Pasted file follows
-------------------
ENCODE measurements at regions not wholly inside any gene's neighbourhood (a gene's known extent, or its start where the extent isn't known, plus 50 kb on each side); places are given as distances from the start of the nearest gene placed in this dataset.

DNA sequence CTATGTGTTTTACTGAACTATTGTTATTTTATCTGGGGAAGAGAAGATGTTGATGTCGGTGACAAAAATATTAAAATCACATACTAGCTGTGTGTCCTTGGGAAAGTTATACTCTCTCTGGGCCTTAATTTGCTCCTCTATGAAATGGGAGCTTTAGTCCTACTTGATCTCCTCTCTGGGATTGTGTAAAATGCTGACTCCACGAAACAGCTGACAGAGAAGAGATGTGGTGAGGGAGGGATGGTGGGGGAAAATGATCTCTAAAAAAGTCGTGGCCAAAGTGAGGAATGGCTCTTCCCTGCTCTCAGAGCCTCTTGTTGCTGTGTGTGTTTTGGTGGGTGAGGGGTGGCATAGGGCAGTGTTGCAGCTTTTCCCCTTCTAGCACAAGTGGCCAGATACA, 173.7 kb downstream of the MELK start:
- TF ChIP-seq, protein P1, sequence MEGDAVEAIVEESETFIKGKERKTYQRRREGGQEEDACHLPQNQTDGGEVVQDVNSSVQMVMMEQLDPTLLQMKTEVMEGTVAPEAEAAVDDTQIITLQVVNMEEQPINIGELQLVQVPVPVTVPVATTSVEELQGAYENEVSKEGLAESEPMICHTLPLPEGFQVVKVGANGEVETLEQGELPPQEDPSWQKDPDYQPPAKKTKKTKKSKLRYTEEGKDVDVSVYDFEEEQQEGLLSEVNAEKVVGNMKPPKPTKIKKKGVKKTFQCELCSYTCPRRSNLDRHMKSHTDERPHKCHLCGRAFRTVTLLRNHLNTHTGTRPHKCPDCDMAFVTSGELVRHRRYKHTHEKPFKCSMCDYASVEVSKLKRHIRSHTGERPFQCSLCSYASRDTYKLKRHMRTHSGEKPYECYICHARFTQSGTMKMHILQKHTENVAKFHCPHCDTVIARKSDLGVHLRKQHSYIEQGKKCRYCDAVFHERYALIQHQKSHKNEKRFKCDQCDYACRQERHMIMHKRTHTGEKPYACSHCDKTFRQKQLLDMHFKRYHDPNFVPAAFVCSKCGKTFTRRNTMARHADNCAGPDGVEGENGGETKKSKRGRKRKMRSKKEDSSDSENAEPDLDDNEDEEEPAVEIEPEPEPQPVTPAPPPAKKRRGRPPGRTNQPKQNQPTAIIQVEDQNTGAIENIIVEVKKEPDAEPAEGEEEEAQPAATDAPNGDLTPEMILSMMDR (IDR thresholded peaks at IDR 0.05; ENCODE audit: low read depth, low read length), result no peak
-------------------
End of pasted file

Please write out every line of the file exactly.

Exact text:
ENCODE measurements at regions not wholly inside any gene's neighbourhood (a gene's known extent, or its start where the extent isn't known, plus 50 kb on each side); places are given as distances from the start of the nearest gene placed in this dataset.

DNA sequence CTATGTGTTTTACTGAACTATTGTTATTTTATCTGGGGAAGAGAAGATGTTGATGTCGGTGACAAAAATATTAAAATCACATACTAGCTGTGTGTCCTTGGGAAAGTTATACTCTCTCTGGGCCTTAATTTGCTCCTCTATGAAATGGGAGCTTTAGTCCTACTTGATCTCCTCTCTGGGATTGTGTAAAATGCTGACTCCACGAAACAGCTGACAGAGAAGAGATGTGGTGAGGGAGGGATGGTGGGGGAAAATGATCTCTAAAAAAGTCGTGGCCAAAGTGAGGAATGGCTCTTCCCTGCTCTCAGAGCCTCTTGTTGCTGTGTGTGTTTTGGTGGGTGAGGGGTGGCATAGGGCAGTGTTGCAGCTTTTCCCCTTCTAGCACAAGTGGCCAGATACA, 173.7 kb downstream of the MELK start:
- TF ChIP-seq, protein P1, sequence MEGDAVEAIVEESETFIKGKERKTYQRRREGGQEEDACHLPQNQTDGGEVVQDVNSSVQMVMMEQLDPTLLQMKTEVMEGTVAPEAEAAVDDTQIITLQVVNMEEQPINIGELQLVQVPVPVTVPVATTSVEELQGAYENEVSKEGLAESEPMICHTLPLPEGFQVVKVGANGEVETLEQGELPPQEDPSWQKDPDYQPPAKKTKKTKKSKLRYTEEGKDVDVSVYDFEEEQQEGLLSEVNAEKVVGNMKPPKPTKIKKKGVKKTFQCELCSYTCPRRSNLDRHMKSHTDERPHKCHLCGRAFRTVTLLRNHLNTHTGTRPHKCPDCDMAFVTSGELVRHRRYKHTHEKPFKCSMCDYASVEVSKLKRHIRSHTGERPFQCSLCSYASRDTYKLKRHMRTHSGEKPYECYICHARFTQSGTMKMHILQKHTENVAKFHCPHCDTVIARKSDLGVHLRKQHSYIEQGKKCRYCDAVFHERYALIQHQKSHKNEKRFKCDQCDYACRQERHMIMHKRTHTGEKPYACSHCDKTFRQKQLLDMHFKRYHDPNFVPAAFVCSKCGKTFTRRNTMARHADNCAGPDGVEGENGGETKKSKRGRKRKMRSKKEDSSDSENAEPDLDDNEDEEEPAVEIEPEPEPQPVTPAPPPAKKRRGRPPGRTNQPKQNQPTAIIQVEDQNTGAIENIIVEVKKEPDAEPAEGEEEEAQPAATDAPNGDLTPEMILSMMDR (IDR thresholded peaks at IDR 0.05; ENCODE audit: low read depth, low read length), result no peak